The recommended ratio for a ketogenic diet is 5% carbs, 20% protein, and 75% from good, healthy fats.
Another way to enter ketosis is to just stop eating for some time — or in other words, to fast.
This is one other way that caloric restriction differs from fasting. The main problem with the Minnesota Starvation Experiment was that they are eating just enough to keep them out of ketosis and keep their metabolism prime for burning carbs, so they couldn’t exploit their body fat for energy.
Muscle is digested for energy instead, which also explains why they were losing strength and were so sluggish and cold. This goes in line still with Sinclair’s claim that light meals such as fruits were enough to keep him ravenously hungry and far weaker than if he had just been eating nothing.
The interesting thing about carbohydrates is that they stimulate insulin release, and too much of it decreases the secretion of hormone-sensitive lipase, which is necessary to mobilize fat and use it for fuel. Processed refine sugars will cause a higher insulin spike than fruits and vegetables.
Because the body cannot use fat as fuel, the body will simply slow the metabolism down to preserve energy. In the Minnesota Experiment, the subjects’ metabolism dropped on average by 40%. The body did not have access to its stored energy and the restricted caloric diet did not provide much fuel so there was no other choice than to curb metabolism.
Ironically in fasting, as Dr. Jason Fung points out, metabolism actually goes up. A 2000 study showed that the REE (resting energy expenditure) goes up with every additional day of fasting, which means you’re burning more energy than you do without fasting.
If there are no carbohydrates and fat, the body will break down muscle to form glucose through a process called gluconeogenesis. This is obviously bad for the body in the long-term, as shown by the ill-effects it presented to the subjects of the Minnesota Starvation Experiment.
When the body is unable to access its own stored energy, as in the case with consequentially decreased metabolic rates, it is more likely to resort to this destructive act. Caloric restriction increases the risk of muscle loss.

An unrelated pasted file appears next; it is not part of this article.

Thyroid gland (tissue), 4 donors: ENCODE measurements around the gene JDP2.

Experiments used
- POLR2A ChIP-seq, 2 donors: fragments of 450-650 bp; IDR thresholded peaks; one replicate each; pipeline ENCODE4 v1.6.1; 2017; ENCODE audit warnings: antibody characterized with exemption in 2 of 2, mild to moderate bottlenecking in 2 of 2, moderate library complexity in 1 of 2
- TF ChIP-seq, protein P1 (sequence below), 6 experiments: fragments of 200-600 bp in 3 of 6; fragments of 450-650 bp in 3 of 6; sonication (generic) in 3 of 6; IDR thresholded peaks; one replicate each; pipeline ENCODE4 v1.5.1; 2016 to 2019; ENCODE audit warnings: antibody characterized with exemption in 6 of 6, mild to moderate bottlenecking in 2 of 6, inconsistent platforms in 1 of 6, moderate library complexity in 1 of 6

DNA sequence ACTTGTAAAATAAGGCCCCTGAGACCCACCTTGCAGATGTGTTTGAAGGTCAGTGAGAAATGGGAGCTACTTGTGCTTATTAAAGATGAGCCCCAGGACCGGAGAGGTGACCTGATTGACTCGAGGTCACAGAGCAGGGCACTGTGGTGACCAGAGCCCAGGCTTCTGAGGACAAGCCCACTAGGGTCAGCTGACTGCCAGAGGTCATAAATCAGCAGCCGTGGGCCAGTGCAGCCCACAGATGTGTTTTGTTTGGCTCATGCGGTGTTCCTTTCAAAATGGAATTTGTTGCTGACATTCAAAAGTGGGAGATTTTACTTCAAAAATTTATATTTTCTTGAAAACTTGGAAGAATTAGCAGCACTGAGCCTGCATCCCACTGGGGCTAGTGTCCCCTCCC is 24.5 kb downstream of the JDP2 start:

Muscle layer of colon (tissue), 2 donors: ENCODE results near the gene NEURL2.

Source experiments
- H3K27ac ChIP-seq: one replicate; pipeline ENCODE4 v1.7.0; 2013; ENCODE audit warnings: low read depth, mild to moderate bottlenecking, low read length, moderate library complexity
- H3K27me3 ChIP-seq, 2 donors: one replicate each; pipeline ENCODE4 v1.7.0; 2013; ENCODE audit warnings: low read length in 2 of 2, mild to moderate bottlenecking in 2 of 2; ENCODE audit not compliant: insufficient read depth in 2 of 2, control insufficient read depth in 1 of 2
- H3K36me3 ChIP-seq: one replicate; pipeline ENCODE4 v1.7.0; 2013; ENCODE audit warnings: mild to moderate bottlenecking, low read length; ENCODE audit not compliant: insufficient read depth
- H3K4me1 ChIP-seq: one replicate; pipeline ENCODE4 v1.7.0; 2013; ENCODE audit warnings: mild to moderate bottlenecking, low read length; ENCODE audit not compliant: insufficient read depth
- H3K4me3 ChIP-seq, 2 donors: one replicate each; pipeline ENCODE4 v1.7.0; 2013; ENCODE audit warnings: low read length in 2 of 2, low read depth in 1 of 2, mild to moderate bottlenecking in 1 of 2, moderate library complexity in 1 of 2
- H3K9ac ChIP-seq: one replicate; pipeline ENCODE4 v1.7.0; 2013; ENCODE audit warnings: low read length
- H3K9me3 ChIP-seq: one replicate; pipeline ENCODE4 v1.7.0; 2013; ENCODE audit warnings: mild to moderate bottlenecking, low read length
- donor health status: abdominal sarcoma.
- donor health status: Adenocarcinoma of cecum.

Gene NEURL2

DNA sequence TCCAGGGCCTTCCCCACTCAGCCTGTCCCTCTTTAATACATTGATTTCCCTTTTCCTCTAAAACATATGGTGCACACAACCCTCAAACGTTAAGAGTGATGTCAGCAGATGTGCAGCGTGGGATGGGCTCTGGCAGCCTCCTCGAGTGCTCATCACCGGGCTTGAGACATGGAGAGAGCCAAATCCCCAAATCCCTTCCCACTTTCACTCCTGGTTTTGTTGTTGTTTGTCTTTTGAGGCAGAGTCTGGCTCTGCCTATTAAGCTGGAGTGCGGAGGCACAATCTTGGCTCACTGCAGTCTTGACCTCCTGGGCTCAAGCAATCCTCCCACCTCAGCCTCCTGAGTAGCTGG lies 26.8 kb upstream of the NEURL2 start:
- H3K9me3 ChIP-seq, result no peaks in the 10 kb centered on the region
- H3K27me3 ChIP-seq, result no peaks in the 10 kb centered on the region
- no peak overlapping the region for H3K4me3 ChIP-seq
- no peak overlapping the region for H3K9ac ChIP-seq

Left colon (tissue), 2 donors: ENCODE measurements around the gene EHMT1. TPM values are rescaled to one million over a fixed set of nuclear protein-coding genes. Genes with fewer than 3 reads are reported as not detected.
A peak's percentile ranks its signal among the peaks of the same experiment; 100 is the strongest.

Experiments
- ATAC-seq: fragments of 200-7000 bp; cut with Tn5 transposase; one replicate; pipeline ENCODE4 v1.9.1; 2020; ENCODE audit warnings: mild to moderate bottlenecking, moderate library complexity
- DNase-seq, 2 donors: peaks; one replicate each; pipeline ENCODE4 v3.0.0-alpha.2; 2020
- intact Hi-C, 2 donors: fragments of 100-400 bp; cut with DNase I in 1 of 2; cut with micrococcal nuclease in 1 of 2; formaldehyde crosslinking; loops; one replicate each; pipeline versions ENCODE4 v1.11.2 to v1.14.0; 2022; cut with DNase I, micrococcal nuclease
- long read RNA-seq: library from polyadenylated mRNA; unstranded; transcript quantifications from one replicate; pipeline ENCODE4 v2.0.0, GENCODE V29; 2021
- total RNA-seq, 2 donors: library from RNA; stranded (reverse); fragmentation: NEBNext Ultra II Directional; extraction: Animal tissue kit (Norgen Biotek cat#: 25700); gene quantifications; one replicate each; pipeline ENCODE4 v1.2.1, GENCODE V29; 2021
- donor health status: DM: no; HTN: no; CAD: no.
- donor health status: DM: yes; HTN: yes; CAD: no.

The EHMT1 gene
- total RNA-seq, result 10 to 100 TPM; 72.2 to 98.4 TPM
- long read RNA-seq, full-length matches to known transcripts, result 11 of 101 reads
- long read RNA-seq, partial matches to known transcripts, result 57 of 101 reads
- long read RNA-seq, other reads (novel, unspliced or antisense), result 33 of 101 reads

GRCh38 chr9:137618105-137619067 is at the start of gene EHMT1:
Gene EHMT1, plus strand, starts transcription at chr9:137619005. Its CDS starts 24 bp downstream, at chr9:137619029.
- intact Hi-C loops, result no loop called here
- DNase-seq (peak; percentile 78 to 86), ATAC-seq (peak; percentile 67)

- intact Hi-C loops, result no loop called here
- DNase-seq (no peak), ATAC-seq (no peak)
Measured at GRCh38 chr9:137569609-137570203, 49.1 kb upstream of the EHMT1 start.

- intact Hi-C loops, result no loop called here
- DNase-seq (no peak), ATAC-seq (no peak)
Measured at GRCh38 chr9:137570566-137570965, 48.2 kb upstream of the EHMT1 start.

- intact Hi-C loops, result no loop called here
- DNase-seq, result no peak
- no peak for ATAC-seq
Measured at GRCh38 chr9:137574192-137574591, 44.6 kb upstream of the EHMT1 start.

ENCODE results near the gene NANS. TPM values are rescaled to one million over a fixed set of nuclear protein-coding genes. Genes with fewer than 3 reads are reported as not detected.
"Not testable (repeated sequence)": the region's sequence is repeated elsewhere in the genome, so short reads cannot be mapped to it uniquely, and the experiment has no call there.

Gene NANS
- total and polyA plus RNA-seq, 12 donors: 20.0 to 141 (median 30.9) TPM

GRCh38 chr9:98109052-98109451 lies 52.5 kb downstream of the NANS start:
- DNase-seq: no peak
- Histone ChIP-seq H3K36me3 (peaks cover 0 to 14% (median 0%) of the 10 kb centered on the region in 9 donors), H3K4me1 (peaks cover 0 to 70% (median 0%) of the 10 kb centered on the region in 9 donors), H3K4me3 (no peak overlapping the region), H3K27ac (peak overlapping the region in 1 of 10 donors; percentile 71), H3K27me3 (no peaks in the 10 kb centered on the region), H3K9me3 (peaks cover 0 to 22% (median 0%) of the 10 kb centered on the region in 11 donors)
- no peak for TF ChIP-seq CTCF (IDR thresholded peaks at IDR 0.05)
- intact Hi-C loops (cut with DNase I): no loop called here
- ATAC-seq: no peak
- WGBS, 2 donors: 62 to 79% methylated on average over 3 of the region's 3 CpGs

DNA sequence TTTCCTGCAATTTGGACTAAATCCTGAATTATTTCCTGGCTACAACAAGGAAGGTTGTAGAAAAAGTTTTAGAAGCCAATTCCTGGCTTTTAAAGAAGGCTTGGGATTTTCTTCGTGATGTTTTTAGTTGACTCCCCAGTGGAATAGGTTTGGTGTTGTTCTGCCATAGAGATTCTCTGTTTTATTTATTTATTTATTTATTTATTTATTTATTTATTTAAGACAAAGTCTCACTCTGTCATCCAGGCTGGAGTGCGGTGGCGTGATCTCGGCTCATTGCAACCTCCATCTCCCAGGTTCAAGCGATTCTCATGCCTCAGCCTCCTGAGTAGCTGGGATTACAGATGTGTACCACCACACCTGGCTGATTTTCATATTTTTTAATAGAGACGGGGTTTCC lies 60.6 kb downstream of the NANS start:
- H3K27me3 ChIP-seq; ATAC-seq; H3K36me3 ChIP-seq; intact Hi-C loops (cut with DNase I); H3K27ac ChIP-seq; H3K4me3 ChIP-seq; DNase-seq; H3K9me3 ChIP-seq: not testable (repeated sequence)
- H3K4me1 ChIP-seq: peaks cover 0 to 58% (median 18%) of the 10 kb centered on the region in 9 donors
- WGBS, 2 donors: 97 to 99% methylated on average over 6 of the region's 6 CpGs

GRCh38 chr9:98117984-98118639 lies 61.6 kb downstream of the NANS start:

Fasting also increases the secretion of Human Growth Hormone (HGH), which is an anabolic hormone, and as its name implies, is responsible for growth. A little piece I remembered reading in one of my first-year textbooks on human physiology suggests that “growth hormone also mobilizes large quantities of free fatty acids (FFAs) from fat tissues, which in turn are used to supply most of the energy for the body’s cells, thus acting as a potent protein sparer.” HGH prevents muscles from breaking down. In the Danish study I quoted earlier, HGH rises significantly after the second day of fasting.
One should enter ketosis sometime within the first 3 days of fasting, which depends on a multitude of factors, among which are your level of physical activity and what your diet looked like before starting the fast. Ketosis is a good sign that your body is making good use of its stored energy, and can be evaluated through routine blood work.
Exercise is an adjunct that can help increase HGH release and enter ketosis, and fasting also increases the amino acid leucine, which has an anabolic effect on the body, helping it preserve lean body mass.
To summarise the mammoth list of evidence and facts in this article, fasting appears to be superior to caloric restriction when it comes to weight loss. It can help you lose weight faster through the helping hands of ketosis and retains muscle mass for effectively, as well as preserving energy and keeping you away from hunger with longer duration fasts.
However, it is important to keep in mind that more research is still needed to unearth the long-term effects of fasting, and whether or not it is healthier than a normal diet for healthy and fit adults not intending any weight loss.
Source : Medium